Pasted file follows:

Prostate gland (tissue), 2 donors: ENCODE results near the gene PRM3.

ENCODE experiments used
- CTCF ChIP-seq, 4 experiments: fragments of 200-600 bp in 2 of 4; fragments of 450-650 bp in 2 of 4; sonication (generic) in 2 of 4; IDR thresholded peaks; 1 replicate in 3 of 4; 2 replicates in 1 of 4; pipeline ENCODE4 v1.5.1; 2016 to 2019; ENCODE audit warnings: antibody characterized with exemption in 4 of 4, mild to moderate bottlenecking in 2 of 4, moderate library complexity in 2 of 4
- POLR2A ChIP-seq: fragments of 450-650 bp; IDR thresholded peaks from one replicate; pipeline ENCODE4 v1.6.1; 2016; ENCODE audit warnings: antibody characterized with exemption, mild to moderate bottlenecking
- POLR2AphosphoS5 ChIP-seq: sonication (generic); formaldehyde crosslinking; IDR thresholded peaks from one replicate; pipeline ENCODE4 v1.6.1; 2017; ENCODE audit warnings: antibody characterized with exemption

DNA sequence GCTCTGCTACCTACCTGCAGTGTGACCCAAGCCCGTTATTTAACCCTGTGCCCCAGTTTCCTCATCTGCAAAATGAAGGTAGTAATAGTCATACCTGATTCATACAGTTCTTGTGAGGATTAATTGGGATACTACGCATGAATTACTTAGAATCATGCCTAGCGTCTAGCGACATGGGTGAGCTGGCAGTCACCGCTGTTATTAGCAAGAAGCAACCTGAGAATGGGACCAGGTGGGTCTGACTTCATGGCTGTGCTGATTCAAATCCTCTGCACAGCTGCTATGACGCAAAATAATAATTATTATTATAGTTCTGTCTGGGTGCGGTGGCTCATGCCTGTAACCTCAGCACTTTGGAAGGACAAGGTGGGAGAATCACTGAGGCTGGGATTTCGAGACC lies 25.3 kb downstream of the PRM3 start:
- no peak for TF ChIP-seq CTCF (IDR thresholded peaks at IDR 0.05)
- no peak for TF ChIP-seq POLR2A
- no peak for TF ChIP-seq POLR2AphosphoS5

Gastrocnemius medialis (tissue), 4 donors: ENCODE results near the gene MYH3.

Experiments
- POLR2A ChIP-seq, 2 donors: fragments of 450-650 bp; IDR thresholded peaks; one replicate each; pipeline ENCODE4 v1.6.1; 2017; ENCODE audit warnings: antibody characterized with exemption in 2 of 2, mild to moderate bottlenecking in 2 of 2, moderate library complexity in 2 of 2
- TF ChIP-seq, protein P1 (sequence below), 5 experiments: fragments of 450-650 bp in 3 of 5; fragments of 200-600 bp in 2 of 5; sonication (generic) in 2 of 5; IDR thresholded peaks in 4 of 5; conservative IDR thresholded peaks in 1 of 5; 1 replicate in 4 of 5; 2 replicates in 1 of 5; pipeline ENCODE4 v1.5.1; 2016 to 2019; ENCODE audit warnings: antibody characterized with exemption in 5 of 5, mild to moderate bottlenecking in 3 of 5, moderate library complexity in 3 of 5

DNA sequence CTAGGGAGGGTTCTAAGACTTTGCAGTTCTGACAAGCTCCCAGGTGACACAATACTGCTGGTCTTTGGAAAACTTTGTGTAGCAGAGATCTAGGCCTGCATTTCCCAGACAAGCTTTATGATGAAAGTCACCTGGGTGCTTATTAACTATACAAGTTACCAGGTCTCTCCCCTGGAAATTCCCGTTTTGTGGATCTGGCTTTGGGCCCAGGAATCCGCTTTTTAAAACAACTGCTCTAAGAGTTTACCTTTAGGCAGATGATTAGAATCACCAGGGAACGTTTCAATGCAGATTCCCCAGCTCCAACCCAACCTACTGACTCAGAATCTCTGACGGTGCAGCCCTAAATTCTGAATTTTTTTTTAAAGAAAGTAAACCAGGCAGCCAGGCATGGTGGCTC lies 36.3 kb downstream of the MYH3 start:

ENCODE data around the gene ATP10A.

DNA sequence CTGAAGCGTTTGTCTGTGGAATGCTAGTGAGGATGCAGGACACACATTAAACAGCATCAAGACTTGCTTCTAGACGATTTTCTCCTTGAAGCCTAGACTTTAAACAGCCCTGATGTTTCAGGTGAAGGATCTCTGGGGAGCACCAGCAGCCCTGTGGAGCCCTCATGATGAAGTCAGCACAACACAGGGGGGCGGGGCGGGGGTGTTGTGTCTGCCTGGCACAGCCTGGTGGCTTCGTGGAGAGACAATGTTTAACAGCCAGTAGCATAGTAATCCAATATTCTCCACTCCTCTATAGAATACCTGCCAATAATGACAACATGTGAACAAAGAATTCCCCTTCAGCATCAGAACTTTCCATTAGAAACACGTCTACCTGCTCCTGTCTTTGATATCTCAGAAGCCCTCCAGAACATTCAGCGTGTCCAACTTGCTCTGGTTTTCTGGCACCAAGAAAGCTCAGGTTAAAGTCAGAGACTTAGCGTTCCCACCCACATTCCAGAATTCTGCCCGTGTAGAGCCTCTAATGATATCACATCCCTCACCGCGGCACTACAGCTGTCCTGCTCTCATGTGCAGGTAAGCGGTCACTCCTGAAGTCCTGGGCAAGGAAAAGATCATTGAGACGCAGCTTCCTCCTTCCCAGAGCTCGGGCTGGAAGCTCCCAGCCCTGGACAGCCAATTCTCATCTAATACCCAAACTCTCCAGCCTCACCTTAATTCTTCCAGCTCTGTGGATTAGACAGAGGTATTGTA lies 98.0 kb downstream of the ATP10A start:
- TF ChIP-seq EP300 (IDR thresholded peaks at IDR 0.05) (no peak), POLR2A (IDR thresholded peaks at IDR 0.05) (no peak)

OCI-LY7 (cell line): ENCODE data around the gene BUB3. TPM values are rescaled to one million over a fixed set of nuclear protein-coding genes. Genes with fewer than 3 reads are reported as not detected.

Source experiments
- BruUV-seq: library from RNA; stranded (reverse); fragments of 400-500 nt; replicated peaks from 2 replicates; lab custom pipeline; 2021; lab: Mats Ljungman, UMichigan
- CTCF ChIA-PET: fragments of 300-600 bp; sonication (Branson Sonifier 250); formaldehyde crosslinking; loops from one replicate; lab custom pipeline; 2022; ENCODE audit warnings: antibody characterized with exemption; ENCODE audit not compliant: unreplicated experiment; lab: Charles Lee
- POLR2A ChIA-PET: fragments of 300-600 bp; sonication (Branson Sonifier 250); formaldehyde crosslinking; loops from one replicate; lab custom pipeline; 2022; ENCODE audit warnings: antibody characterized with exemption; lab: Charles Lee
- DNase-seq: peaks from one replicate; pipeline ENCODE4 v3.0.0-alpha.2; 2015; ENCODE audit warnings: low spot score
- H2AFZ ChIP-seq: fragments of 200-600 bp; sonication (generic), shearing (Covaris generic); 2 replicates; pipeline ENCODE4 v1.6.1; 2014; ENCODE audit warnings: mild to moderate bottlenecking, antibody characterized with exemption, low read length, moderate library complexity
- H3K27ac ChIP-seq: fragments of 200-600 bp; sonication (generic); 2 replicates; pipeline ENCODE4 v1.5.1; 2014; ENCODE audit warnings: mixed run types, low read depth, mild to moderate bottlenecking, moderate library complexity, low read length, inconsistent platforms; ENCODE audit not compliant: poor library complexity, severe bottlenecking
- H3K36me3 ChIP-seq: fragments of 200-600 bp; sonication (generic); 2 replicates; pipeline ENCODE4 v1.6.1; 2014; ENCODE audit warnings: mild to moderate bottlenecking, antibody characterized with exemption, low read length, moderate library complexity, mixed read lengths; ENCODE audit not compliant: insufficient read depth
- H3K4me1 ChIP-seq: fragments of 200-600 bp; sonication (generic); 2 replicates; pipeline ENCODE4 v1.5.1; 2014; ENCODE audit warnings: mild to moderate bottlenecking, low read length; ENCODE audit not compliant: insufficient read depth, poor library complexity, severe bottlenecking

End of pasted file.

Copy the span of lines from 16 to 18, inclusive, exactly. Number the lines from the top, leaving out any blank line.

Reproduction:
DNA sequence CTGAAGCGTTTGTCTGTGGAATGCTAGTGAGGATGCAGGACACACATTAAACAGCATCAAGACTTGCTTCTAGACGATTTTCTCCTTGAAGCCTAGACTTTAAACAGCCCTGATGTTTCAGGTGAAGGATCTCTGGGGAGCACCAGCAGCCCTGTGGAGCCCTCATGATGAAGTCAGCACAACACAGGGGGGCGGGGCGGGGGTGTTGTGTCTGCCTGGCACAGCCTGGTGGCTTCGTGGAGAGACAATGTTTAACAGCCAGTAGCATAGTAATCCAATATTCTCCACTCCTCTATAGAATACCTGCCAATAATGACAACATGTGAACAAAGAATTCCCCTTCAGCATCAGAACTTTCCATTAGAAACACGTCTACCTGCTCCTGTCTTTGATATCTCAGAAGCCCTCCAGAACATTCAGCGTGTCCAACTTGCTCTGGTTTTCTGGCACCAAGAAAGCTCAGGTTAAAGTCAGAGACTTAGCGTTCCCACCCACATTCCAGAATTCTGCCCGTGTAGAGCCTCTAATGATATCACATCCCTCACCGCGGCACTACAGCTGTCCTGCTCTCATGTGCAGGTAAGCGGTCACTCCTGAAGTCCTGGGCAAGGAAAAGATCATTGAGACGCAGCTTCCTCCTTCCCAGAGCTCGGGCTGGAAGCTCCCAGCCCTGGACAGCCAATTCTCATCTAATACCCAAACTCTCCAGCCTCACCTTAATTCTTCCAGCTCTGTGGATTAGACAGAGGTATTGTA lies 98.0 kb downstream of the ATP10A start:
- TF ChIP-seq EP300 (IDR thresholded peaks at IDR 0.05) (no peak), POLR2A (IDR thresholded peaks at IDR 0.05) (no peak)

OCI-LY7 (cell line): ENCODE data around the gene BUB3. TPM values are rescaled to one million over a fixed set of nuclear protein-coding genes. Genes with fewer than 3 reads are reported as not detected.